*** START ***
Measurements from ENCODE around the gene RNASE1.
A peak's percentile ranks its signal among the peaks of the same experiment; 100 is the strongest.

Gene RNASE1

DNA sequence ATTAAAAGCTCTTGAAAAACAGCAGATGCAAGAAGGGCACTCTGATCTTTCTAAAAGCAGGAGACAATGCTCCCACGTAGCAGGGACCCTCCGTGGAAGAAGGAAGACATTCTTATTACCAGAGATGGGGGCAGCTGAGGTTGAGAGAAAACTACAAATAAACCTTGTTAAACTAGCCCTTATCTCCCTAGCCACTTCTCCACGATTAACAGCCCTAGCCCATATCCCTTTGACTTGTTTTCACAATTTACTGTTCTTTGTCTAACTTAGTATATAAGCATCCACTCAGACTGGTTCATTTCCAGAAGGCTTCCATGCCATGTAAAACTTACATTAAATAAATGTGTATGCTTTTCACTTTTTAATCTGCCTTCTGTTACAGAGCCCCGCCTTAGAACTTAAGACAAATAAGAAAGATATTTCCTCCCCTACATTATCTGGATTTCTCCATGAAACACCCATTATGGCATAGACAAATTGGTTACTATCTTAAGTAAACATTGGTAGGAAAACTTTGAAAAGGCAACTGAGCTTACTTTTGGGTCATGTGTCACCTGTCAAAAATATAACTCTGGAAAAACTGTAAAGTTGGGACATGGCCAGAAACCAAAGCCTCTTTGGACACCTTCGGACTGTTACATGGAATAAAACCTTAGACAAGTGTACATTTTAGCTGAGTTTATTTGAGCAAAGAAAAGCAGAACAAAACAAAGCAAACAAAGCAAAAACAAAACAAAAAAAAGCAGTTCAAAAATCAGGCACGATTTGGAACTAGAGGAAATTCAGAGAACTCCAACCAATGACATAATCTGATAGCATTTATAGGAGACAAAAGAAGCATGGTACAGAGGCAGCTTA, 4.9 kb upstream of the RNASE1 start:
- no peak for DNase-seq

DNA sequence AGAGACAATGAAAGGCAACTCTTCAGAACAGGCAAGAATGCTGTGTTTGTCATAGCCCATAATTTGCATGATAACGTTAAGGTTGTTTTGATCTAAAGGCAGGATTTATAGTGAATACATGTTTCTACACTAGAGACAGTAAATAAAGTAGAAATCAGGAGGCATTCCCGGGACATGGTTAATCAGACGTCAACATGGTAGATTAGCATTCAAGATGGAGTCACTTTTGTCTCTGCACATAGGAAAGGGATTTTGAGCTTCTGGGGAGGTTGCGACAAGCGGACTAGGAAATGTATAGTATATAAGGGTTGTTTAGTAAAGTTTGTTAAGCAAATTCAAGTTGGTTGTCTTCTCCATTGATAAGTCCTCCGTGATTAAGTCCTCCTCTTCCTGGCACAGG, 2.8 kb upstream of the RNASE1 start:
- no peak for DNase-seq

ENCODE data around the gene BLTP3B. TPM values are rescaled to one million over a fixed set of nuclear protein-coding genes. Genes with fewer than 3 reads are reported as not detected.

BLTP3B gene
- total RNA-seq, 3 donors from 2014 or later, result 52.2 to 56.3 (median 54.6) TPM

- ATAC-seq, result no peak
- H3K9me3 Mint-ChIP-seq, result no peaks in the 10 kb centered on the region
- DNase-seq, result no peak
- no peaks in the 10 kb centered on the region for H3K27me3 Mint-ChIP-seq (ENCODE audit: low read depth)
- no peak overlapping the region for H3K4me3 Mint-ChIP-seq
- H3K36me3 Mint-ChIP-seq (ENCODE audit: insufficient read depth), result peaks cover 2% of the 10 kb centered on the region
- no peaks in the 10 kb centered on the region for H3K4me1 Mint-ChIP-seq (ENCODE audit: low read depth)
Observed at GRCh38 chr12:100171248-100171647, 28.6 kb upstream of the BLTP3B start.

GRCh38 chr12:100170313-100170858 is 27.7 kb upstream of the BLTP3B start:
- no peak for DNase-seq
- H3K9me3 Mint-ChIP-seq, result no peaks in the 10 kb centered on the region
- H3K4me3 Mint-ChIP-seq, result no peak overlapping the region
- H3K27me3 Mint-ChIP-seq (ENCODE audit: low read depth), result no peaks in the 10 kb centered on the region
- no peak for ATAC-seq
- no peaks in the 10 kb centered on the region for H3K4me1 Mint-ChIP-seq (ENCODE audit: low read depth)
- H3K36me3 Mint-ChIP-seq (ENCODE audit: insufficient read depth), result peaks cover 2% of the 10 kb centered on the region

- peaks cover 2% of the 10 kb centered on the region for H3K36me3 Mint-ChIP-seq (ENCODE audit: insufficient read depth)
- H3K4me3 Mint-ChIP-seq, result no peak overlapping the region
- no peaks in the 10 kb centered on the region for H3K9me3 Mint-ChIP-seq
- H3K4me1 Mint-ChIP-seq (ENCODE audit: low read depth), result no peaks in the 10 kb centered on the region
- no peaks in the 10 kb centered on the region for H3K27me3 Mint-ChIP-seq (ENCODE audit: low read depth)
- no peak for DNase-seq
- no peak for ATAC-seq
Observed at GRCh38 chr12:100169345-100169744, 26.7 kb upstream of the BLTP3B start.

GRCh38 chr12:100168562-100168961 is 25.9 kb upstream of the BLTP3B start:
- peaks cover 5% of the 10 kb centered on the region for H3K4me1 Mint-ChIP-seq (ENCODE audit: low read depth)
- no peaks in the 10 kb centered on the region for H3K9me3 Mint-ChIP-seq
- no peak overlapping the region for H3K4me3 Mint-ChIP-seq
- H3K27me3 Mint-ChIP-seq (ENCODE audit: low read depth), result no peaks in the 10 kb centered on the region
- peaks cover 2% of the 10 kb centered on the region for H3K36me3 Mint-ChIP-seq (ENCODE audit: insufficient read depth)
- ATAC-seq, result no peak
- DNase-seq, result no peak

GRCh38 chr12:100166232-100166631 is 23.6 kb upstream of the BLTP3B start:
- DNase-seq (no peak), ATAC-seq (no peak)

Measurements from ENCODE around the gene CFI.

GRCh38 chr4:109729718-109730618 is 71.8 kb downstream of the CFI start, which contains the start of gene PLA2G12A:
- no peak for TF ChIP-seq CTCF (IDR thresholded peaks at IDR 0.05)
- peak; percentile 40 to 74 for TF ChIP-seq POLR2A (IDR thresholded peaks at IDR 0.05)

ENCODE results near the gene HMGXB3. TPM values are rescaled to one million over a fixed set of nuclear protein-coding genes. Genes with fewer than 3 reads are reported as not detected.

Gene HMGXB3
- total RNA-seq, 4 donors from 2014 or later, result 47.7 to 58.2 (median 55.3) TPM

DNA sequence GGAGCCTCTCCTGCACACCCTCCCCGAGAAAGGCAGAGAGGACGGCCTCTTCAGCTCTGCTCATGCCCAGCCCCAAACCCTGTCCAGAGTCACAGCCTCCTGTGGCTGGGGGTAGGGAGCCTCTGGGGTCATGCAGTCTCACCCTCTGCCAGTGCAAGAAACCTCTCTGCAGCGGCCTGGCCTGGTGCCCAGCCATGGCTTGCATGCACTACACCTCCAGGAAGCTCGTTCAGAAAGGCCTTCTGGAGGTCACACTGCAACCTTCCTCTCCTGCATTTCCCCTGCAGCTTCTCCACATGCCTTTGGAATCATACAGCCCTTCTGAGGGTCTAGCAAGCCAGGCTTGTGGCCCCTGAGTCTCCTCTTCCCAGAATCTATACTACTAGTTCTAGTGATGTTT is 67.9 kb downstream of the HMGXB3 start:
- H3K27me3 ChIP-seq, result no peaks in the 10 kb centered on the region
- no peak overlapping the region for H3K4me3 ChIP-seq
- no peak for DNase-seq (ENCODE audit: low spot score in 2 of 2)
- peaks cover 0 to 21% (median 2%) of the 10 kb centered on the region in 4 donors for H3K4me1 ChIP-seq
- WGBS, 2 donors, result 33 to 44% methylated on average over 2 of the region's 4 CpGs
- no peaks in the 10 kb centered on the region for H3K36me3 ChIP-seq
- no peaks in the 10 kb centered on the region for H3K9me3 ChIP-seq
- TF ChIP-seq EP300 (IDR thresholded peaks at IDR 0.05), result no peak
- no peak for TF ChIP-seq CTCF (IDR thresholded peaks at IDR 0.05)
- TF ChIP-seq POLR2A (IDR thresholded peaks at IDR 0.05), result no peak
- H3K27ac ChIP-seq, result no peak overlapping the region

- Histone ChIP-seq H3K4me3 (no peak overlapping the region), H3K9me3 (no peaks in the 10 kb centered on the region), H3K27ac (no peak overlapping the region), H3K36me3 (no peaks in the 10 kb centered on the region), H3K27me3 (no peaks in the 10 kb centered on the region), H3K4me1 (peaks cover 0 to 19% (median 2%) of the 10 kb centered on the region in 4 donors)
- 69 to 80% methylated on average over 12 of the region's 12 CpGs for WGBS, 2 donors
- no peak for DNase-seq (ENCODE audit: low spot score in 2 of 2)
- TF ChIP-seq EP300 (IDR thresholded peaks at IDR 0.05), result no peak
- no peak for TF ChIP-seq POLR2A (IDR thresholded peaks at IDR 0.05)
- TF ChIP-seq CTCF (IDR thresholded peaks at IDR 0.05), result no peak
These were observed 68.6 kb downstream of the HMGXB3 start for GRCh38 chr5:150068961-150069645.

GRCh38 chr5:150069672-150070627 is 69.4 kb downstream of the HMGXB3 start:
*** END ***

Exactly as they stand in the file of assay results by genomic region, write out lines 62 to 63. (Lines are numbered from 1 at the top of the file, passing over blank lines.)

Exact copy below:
- TF ChIP-seq POLR2A (IDR thresholded peaks at IDR 0.05), result no peak
- H3K27ac ChIP-seq, result no peak overlapping the region